Flossing – Why it’s important

We learn from a young age why it’s vital for our teeth that we brush them twice a day. While most people follow that rule, there is one thing that some forget – and that’s flossing. 

You might hear it a lot at the dentist but are unsure why it’s recommended so highly. Keep reading to learn the benefits of flossing and why it should be a constant in your nightly routine!

Why do we need to floss and brush our teeth?

Brushing is fantastic at removing plaque on the visible teeth surfaces, in between your regular clean appointments that you have with your dental provider, it keeps any bacteria that forms plaque from lingering. Flossing is the technique used to remove the bacteria that forms plaque from the spaces in between the teeth. Brushes can’t reach those areas and require a very fine object to clean those surfaces. Those surfaces between the teeth are nearly half the tooth surface!




What are the benefits?

  • Flossing protects the gums

By removing the plaque that enter the gums from between the teeth, it reduces the chances of developing oral health issues such as gingivitis. Gingivitis, if left untreated can cause severe periodontal diseases like periodontitis which result in bone loss and potential loss of teeth.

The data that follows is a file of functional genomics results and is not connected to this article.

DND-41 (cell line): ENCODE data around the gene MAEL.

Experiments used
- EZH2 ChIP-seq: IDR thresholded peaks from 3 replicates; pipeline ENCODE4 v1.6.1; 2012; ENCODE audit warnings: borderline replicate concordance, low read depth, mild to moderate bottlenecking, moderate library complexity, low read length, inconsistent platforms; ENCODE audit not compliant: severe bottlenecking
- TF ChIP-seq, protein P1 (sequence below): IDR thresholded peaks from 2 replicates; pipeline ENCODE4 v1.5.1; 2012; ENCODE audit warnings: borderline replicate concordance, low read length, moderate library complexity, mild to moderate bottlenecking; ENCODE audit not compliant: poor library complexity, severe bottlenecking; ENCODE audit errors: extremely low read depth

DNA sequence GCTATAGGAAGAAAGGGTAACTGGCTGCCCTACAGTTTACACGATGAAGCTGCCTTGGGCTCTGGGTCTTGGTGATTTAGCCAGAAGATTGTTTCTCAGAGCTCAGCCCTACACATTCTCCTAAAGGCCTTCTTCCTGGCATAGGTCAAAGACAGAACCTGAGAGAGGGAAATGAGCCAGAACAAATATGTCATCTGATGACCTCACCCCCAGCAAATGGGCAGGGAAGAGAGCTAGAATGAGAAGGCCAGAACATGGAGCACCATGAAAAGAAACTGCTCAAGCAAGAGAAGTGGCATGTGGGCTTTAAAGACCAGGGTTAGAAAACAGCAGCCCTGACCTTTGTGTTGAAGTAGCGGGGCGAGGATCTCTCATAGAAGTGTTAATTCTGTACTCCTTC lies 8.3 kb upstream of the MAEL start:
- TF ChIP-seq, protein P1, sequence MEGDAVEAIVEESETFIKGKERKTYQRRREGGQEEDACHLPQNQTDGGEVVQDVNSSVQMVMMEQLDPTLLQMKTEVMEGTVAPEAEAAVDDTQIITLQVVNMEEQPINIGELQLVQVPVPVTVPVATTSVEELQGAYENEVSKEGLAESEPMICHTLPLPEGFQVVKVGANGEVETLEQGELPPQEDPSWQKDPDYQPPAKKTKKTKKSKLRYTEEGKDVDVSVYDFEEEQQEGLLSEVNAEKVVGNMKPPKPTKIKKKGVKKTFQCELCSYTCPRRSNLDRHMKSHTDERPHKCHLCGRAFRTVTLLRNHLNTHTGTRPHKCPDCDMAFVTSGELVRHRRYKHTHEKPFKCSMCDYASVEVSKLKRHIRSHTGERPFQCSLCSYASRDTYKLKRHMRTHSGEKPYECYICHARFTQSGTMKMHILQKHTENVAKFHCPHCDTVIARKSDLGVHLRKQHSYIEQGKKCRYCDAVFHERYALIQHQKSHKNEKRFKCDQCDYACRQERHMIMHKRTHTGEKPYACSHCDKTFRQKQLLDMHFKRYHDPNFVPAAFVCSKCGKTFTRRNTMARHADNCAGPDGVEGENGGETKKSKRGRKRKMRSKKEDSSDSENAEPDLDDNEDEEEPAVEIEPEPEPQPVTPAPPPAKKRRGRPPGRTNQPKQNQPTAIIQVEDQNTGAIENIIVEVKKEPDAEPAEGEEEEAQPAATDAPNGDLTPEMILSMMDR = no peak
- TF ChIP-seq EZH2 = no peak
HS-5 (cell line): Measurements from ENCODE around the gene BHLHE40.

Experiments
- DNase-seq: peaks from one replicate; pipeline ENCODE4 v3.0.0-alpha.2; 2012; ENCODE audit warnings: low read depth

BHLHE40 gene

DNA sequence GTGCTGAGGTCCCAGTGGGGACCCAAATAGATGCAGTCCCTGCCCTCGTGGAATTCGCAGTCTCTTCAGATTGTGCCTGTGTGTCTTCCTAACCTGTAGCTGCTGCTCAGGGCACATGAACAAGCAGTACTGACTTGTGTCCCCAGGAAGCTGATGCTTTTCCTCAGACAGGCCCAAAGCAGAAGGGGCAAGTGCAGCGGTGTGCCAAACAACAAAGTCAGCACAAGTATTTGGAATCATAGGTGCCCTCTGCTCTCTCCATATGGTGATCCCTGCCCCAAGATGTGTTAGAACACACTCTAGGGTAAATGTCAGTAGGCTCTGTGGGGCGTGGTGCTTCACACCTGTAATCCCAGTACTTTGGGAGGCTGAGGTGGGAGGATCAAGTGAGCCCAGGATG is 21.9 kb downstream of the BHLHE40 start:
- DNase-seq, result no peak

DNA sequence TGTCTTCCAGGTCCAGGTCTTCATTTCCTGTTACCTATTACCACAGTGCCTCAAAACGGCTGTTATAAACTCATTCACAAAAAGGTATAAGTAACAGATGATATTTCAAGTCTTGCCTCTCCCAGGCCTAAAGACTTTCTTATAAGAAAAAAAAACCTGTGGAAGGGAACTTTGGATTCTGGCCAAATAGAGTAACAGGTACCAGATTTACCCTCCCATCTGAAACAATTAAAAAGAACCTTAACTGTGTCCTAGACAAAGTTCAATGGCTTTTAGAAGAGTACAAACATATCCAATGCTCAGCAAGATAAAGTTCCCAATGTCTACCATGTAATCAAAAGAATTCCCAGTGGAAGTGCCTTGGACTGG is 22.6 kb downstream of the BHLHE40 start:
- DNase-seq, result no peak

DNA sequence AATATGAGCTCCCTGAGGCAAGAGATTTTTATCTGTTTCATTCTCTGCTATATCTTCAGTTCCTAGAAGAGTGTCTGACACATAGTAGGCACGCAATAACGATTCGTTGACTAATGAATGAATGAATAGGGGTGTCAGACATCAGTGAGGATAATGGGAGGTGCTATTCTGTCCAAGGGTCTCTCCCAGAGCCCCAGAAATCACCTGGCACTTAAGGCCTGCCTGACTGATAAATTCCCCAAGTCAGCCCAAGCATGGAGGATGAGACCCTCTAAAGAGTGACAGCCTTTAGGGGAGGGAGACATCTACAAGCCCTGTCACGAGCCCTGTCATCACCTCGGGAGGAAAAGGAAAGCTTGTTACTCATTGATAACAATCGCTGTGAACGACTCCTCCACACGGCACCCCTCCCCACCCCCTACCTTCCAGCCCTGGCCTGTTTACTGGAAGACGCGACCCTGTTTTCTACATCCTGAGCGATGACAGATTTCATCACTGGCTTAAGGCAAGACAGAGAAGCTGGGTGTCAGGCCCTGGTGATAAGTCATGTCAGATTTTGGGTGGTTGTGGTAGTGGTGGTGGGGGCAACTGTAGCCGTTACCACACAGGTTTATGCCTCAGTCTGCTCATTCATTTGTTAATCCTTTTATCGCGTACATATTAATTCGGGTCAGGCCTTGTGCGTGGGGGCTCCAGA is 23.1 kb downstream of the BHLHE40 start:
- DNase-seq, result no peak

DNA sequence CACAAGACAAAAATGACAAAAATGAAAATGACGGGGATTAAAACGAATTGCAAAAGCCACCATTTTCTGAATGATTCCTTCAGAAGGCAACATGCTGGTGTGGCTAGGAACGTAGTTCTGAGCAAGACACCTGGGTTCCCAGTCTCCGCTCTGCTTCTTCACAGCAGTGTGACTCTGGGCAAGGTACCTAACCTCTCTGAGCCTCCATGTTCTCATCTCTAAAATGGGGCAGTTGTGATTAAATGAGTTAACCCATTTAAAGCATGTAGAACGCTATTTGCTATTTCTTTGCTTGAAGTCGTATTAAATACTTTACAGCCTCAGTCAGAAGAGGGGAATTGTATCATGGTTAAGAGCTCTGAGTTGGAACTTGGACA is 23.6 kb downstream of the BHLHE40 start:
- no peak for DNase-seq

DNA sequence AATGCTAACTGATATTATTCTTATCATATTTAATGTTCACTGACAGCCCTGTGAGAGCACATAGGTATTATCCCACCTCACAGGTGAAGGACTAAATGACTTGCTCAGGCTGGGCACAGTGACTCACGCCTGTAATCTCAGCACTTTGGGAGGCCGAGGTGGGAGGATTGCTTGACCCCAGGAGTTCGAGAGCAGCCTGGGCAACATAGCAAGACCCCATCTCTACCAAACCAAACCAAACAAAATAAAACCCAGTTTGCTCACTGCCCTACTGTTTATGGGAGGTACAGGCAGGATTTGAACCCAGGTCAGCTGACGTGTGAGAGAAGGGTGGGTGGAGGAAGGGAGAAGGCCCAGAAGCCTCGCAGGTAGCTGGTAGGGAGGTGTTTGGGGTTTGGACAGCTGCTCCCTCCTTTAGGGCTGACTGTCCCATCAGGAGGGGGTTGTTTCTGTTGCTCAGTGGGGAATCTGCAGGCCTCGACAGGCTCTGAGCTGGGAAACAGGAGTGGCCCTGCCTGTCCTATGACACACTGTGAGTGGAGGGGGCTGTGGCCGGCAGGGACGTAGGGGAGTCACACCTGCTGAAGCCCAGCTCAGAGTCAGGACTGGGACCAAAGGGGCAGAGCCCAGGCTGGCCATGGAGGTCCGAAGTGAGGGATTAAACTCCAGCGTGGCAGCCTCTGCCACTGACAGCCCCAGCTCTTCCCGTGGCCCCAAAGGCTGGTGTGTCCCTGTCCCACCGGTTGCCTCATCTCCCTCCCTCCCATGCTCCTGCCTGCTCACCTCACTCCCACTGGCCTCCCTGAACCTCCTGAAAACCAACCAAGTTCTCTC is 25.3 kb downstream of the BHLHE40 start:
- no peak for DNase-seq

• Flossing protects the teeth

Enamel is the strong protective surface on the outside of our teeth. With regular nightly flossing, you can reduce the risk of developing cavities and therefore keeping your teeth bright, strong, and healthy!

  • Flossing can reduce the risk of other diseases

While flossing keeps your teeth and gums healthy, it’s also been shown that regular flossing and prevention of gingivitis and periodontitis can in turn decrease the likelihood of preventing other diseases like cardiovascular disease, diabetes, and respiratory illness. If the disease doesn’t get a chance to enter the blood stream, it cannot create any issues in the other areas of the body.

So, how do you floss properly?

  • Wind 30-40cm of floss around your middle fingers and leave a few centimetres to floss with
  • Holding the floss tight in your thumb and index fingers, start moving the floss gently up and between your teeth
  • Gently curve the floss along the sides of the teeth, ensuring that you go beneath the gum line to get the entire surface
  • Never snap or force the floss into a gap as you could potentially damage the gum tissue

To start getting into the habit, try flossing before you brush before bed, so you don’t forget. Soon it will become a standard nightly routine along with your brushing. 

If you have any questions about flossing, or different flossing methods, never hesitate to ask at your next dental check-up!